Stock markets in the Gulf may move sideways in low turnover on Wednesday as crude oil prices and international stock markets offer little impetus to break the region’s indexes out of their narrow ranges.
Brent crude futures are at $51.48 (£41.55) a barrel; they have recovered 3.6 per cent from last week’s low but are still trading under this year’s average of just below $55 (£44.39) a barrel.
“It seems oil prices have found a floor of around $50 (£40.36), but we don’t expect there to be much upside either, at least for now, and so liquidity in Gulf equity markets will continue to remain at depressed levels,” said a Dubai-based portfolio manager.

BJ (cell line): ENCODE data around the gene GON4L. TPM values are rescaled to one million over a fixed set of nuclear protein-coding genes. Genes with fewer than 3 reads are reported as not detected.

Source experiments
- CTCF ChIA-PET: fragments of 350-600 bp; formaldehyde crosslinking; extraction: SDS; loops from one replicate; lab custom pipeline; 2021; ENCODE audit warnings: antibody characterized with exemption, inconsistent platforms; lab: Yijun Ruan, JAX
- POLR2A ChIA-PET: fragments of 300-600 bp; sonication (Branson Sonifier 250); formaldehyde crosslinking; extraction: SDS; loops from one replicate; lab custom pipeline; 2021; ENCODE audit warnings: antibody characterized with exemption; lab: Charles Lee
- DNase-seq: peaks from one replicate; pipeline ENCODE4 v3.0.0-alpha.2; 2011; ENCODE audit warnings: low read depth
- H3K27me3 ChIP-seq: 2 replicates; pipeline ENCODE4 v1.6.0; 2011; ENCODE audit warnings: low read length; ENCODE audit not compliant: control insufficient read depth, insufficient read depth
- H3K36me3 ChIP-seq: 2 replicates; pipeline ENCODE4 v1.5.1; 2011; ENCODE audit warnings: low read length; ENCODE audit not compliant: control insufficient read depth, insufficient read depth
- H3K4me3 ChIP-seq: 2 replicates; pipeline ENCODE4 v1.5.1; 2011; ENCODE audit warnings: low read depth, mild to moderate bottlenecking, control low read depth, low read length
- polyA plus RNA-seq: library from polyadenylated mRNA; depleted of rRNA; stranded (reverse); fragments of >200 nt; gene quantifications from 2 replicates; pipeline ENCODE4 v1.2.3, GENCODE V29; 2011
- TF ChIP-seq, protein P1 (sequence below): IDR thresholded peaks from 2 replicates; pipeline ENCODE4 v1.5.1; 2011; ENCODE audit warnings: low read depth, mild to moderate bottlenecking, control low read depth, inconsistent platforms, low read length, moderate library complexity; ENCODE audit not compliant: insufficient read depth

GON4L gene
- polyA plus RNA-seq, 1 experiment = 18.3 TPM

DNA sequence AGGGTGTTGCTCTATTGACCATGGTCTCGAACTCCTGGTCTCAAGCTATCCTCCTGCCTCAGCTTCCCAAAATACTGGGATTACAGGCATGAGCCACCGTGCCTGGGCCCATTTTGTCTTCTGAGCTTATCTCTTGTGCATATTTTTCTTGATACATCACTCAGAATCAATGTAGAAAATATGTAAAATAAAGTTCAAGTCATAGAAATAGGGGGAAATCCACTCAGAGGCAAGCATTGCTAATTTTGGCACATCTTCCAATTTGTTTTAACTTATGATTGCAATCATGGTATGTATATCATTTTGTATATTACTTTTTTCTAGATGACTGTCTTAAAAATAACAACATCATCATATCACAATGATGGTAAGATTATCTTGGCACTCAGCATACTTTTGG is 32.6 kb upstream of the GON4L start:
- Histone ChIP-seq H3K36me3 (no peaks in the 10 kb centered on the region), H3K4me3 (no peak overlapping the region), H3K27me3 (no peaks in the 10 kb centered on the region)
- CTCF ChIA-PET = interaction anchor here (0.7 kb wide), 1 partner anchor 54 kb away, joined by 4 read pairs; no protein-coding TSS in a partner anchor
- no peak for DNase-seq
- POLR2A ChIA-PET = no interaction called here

MSCI’s broadest index of Asia-Pacific shares outside Japan has edged up 0.2 per cent.
In Dubai the index, last at 3,447 points, is trading below the 21- and 50-day moving averages, which some analysts consider technically bearish. Analysts at NBAD Securities said that for the near-term trend to turn bullish, there has to be “a clear close over the 3,530 barrier”, while a break below support at 3,200 points “will confirm a bearish pattern”.